The number one show on television, Mr. Trump? Hardly. Especially given the fact that the show at one times in its life posted 14 million viewers.

Now, this is only an entry-level assumption. The real proof of the pudding will be next week.

And the interesting thing about it. I looked at all four of those leading reality TV websites, and didn't find one mention of the show's failure against CBS's "Two and a Half Men" & "Courting Alex", Fox's "24", and hell, even ABC's "The Bachelor: Paris".

The freaking Bachelor beat out the Apprentice. Account for taste notwithstanding, such a thing is not even supposed to happen. This was supposed to be the season that ABC sent the Bachelor off into the sunset (after all, isn't Paris where all good TV concepts go to die?).

Sure, the news isn't posted on those aforementioned reality TV web sites, but it's hard to avoid the obvious... As a viable franchise, "The Apprentice" is continuing to tail off after having started last year.

And just watch. In five weeks, Donald is going to find some way to pin this all on Howie's head. That would be a true shame.

While we're on NBC...

It looks like checkmate in two moves for "Fear Factor."

According to a report by TV Week, staffers on NBC's extreme stunt game show are said to have moved on to their next jobs. An NBC spokeswoman said production for the current season has been completed and the network has not decided whether to bring the show back.

This becomes a game of "fish or cut baits." Here, NBC is presented with the option of either bringing back the show in a different time slot where it could maximize the amount of advantages going for it, or count the losses and cancel the show outright. The latter option would be quick, easy, and certain. The former, way too time- and resource-consuming for a show that pointed as low as 3.1/4 during sweeps and is returning this summer for little more than a summer burnoff period.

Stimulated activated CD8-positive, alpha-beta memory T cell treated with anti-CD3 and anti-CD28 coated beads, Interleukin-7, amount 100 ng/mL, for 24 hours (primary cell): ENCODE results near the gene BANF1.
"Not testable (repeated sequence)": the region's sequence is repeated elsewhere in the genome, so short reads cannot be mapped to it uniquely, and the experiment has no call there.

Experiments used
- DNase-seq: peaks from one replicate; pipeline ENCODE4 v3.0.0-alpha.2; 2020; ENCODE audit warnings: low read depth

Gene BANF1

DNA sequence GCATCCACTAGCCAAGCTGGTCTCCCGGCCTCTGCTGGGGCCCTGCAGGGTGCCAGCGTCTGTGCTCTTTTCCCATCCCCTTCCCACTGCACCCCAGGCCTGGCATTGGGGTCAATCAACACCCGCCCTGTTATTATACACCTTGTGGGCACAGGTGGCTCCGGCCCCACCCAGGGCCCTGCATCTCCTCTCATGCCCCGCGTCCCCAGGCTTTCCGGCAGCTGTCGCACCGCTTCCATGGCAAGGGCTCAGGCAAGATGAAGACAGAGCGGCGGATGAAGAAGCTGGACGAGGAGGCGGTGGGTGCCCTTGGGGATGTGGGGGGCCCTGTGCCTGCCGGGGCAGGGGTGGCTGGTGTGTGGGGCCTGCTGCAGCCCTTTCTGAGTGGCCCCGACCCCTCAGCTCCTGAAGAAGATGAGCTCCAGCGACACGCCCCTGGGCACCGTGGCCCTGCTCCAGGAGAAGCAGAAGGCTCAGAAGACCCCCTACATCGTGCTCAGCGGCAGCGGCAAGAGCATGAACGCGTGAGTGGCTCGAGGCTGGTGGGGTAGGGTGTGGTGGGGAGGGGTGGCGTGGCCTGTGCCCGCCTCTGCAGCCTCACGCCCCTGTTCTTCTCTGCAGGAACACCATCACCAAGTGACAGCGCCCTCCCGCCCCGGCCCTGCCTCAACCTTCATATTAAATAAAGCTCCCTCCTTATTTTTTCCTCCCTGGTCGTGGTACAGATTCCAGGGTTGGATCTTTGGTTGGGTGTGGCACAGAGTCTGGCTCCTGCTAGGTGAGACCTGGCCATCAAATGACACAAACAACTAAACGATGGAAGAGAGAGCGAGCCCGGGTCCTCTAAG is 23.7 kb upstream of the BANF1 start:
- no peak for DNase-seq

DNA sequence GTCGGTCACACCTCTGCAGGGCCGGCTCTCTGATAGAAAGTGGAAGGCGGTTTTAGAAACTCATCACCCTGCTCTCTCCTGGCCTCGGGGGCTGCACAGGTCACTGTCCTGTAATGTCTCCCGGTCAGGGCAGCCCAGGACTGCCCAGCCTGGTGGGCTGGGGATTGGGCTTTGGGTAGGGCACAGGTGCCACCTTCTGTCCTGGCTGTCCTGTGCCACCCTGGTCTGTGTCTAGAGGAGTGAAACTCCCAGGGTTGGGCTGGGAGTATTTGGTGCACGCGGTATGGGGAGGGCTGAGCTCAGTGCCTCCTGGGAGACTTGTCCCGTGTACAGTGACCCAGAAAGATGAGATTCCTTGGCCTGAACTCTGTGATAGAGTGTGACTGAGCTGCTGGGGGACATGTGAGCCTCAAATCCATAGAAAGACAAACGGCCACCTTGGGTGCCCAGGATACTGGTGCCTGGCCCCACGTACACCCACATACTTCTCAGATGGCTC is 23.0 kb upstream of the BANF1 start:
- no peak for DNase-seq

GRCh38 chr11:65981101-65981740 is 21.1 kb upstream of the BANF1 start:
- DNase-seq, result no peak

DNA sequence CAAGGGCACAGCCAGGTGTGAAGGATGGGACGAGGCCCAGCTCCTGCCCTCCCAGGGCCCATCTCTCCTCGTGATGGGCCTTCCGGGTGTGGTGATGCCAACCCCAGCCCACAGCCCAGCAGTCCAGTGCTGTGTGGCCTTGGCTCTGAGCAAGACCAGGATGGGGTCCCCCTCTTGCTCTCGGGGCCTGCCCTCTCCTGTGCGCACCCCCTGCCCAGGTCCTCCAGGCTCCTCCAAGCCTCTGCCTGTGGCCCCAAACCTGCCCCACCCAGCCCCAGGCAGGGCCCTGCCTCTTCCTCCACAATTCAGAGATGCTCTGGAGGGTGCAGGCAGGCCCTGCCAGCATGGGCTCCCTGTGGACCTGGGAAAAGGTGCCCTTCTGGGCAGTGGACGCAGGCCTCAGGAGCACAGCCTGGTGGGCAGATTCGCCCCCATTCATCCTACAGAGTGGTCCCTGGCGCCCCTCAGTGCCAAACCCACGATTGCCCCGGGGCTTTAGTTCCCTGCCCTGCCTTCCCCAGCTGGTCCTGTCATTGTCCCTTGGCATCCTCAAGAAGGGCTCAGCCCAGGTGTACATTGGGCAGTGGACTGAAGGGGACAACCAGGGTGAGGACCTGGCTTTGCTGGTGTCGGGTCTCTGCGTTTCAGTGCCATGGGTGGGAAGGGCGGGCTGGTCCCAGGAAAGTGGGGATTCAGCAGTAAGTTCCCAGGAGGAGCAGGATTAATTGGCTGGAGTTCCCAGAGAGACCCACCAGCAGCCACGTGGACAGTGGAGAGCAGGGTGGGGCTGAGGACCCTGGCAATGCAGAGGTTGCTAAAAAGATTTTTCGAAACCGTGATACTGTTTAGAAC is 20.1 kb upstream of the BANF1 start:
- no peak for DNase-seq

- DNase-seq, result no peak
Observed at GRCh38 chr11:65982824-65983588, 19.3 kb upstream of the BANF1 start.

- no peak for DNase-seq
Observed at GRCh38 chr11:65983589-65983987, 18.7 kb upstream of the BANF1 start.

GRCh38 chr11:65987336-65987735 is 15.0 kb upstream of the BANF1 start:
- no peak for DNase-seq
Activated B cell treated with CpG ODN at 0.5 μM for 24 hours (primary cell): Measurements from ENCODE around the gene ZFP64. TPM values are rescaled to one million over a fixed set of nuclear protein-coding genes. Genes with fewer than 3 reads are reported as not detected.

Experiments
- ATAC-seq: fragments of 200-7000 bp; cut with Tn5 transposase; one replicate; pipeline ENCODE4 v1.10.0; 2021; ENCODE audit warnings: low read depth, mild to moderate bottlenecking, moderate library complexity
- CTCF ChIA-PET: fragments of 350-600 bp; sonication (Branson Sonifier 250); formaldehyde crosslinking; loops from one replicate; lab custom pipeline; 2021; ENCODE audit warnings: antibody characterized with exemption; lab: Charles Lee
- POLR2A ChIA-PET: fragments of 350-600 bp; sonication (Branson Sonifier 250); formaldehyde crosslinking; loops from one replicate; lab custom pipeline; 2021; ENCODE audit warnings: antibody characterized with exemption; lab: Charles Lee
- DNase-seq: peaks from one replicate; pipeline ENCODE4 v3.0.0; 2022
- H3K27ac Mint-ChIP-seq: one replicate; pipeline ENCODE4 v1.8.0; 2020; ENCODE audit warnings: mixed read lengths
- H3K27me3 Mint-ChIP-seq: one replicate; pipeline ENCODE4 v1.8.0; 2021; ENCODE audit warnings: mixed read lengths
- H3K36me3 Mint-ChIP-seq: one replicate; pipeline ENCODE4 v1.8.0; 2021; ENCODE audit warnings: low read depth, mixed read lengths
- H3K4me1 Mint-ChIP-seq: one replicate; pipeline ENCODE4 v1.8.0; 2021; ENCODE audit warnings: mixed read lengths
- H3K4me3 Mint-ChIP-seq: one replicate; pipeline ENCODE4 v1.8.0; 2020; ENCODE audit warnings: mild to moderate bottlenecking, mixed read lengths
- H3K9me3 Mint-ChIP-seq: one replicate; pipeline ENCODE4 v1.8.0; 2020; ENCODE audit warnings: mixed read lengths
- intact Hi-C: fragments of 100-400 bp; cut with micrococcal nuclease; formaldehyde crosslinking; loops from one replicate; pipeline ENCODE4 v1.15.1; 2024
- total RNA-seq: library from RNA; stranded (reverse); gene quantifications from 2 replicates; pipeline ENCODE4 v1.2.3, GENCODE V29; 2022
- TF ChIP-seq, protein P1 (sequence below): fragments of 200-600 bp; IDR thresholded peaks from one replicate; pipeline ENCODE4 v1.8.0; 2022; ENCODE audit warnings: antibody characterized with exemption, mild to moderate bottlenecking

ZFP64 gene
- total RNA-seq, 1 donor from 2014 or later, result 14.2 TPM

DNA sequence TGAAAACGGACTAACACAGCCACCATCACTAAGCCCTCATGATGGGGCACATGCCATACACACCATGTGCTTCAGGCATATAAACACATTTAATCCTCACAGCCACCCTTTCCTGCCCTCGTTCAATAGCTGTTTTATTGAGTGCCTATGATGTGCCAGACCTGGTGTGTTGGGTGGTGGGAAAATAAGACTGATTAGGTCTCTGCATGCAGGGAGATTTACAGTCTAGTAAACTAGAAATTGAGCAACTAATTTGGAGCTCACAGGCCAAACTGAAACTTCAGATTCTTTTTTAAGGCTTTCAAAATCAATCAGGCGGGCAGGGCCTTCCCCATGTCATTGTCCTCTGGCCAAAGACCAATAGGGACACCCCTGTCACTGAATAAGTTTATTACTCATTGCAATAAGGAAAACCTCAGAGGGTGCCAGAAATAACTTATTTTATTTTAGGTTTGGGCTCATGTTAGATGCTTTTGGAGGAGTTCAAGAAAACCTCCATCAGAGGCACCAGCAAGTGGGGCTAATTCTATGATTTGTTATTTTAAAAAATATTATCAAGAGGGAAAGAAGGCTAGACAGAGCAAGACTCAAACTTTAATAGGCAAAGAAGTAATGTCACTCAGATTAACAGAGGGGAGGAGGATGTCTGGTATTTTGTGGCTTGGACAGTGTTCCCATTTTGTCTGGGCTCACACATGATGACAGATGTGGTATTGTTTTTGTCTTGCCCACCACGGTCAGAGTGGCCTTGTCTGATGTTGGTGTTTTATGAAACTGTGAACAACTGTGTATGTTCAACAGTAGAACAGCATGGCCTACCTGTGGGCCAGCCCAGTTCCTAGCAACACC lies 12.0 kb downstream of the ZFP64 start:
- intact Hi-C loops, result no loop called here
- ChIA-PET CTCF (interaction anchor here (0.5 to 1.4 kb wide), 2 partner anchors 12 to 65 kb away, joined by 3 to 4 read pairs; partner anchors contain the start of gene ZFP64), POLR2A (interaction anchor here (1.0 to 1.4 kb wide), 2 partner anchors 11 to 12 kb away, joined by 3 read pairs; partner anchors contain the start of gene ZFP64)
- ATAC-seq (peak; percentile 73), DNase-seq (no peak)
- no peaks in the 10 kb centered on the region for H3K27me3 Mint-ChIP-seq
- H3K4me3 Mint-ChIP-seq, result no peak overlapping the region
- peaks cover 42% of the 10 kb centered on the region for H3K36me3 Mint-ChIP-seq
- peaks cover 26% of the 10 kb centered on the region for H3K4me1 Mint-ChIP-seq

Two moves.

A decision has not been made yet, and anything can change as summer approaches. Stay tuned... you may not get another chance.

The weekly rant, or the banker is willing to offer you a day-old Rice Krispie square with two bite marks taken out of it.

Last Tuesday, Ryan Seacrest turned into something that you probably won't see on "American Idol" unless Chris Daughtry takes the stage again... a class act.

As you know, last Thursday was a busy night for television, with the first half of the finale of "Dancing with the Stars", Olympic figure skating, and "Survivor" all on at the same time as "Idol." In acknowledging this fact, Ryan made it crystal clear that for the first time since the franchise's 2002 premiere, a go at number one, while still a given, was not easy in the face of so many good TV options on... and we haven't even accounted for cable yet.

For the first time on "Idol", so far as I can remember, we saw genuine humility.

This is why this particular show and this particular emcee resonates in high regard with the American people. Hey, anyone who gets a mark of approval of both Merv Griffin and Dick Clark can't be all bad, and Ryan showed that this week.

Kudos, Mr. Seacrest... You just might be a hosting legend someday yet.

Chico Alexander tries to avoid the Donald as much as possible outside the scope of "The Apprentice"... It's proving a futile attempt. E-mail him at chico@gameshownewsnet.com.